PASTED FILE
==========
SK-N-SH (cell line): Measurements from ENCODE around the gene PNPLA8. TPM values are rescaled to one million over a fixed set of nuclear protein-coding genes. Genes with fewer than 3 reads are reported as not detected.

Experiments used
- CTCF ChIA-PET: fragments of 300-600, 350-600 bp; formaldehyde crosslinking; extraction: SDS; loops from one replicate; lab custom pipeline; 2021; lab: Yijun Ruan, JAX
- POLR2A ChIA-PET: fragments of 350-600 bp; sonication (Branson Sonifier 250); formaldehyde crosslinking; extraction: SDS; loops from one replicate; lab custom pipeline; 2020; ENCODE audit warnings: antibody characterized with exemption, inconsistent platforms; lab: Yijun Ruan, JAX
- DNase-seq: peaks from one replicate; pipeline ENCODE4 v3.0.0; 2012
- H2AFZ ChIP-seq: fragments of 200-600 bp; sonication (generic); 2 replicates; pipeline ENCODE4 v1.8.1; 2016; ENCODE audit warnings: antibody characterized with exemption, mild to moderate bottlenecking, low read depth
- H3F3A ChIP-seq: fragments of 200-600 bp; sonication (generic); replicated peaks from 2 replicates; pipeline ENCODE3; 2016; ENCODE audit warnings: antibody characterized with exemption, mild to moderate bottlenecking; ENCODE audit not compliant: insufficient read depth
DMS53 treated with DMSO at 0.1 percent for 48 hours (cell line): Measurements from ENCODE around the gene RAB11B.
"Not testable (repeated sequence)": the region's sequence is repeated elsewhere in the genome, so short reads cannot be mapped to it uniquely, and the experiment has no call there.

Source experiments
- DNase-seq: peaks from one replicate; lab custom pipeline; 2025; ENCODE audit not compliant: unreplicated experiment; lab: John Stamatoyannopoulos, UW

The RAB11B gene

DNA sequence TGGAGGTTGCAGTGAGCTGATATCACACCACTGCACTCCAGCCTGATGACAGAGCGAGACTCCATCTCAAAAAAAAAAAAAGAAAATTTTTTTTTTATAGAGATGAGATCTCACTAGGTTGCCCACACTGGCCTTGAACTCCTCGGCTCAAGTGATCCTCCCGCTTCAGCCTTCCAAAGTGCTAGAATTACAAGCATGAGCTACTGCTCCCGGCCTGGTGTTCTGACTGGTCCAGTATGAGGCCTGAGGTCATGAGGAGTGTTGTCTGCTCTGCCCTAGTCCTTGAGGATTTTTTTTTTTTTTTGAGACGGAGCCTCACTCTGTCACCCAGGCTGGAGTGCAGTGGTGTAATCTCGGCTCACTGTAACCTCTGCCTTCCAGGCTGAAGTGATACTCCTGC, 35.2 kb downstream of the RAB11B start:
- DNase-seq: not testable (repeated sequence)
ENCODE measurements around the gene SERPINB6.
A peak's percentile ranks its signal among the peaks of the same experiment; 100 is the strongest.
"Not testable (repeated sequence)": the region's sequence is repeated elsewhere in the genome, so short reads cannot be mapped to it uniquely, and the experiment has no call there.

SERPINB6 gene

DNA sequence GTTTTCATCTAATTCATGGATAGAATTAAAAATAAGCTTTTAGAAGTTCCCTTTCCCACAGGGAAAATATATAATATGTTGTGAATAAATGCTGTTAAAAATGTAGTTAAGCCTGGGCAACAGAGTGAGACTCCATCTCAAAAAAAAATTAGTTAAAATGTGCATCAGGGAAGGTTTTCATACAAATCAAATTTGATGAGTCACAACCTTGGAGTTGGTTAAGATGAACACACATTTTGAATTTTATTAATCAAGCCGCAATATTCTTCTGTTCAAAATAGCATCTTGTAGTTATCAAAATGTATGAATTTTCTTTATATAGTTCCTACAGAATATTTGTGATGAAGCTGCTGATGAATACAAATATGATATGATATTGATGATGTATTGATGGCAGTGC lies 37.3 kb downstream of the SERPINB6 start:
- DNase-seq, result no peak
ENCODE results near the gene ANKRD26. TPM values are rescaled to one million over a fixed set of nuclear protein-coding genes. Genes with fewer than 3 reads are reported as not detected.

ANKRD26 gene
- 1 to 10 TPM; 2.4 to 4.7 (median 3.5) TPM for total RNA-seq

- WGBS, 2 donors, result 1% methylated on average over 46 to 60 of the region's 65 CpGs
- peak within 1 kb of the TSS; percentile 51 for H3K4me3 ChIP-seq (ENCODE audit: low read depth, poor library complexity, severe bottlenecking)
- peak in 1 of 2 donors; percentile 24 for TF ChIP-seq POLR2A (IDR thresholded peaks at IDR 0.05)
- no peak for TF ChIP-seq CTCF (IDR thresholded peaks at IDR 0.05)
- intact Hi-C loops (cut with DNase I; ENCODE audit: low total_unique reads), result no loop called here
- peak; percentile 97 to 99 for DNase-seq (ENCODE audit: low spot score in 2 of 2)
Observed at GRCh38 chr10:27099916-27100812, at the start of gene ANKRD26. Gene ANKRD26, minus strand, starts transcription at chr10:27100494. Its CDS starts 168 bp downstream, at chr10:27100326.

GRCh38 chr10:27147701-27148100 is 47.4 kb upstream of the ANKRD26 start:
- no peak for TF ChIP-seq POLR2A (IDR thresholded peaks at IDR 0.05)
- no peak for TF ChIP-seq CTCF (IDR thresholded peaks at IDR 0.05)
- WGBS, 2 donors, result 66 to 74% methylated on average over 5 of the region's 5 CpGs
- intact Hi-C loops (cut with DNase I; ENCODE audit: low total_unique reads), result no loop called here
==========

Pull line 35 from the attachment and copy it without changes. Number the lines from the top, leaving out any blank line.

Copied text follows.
- intact Hi-C loops (cut with DNase I; ENCODE audit: low total_unique reads), result no loop called here